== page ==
Liberty focusing on comprehensive content rights rather than ‘scale play’
Liberty Global’s key priority in content is to secure comprehensive rights to enable it to deliver on any device at any time, as well as rights that differentiate its service in individual markets, rather than make a big ‘scale play’ acquisition, according to chief programming officer Bruce Mann.
Speaking exclusively to Digital TV Europe at Cable Congress, Mann said Liberty was “feeling its way around” and would not “dive into a scale play” in terms of making a big content acquisition until the right opportunity presents itself.
“There may be a point where we look for a scale opportunity but we haven’t found something on the content side yet that merits that investment. We’re very happy with what we have done,” he said.
Mann said that, overall, Liberty Global looks at making investments across four content categories – FTA assets, production assets, sports assets and OTT digital assets – with acquisitions tailored to the individual markets in which it operates.
“We literally have to have 12 distinct video strategies across the pan-European market,” he said.
Speaking about Liberty’s most recent content move – its investment in expanding Asia-based OTT TV provider Iflix – Mann said this could be relevant for Netflix’s emerging markets business in Latin America and the Caribbean.
“It is indisputable that OTT services are going to become increasingly important to the ecosystems. This is a great opportunity for us to get into an investment and really see how they work and understand that,” he said.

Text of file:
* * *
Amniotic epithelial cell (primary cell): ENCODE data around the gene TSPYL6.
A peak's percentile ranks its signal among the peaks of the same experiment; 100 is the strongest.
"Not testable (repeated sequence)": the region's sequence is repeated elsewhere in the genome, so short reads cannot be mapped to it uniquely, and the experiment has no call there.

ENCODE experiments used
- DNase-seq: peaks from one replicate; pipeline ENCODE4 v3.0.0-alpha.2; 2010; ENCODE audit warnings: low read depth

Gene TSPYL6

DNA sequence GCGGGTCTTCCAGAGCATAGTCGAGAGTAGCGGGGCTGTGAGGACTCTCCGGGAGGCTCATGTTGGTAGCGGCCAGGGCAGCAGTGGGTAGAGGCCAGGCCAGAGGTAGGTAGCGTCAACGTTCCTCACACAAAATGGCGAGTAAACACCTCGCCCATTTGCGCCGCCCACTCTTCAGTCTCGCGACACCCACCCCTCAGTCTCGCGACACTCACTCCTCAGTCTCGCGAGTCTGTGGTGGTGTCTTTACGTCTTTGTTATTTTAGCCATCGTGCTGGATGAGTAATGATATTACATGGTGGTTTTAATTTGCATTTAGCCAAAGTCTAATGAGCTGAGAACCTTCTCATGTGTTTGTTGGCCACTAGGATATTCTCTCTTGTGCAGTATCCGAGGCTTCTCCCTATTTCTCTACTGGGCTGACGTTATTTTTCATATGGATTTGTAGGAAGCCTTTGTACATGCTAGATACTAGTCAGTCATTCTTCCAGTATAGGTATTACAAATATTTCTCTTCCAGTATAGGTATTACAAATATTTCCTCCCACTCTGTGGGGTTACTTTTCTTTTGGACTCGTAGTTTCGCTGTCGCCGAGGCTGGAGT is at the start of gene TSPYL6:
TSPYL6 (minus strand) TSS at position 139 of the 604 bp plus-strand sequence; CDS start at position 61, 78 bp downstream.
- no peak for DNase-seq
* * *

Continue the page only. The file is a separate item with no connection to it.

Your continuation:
“We have an emerging market business down in Latin America, which could have relevance for this over time. For us it was an interesting opportunity.”
Mann said the bulk of Liberty’s spend on content is line with the traditional broad-based cable pay TV model. However, he said the company was looking first and foremost to secure comprehensive multi-platform and time-shifted rights to all content, and second, to seek out a degree of exclusivity or distinction for its offering on a market-by-market basis.
“The thing we are focusing on now is the acquisition of additional rights, because we need to meet the consumers’ needs for the way they are getting content, whether it’s replay TV, temporary download or all access to all devices. It’s really key. There is a tremendous focus from my team on getting access to all the rights,” he said.
Mann said Liberty was also looking to secure exclusive drama content in individual markets, but that it had no plans to compete head on with big OTT TV and pay TV providers.
“We are starting to invest in exclusive drama and will continue to do so hopefully at an accelerated pace because we need those things that we stand for an have our own IP in those owned-by and ‘created-by’ properties, but it will be within our budget. We are not trying to out-Sky Sky or out-Netflix Netflix. What we are trying to do is give customers access to a broad range of the best brands and things they can’t get anywhere else, but at a point where it makes sense for us from a marketing standpoint and economically,” he said.
In premium sports content, Liberty has invested heavily in Belgium, the Netherlands and Switzerland in premium sports. However, in markets such as the UK Virgin Media is focusing on offering the content that others – BT and Sky – are spending huge amounts of money on, differentiating itself by providing access to both, said Mann.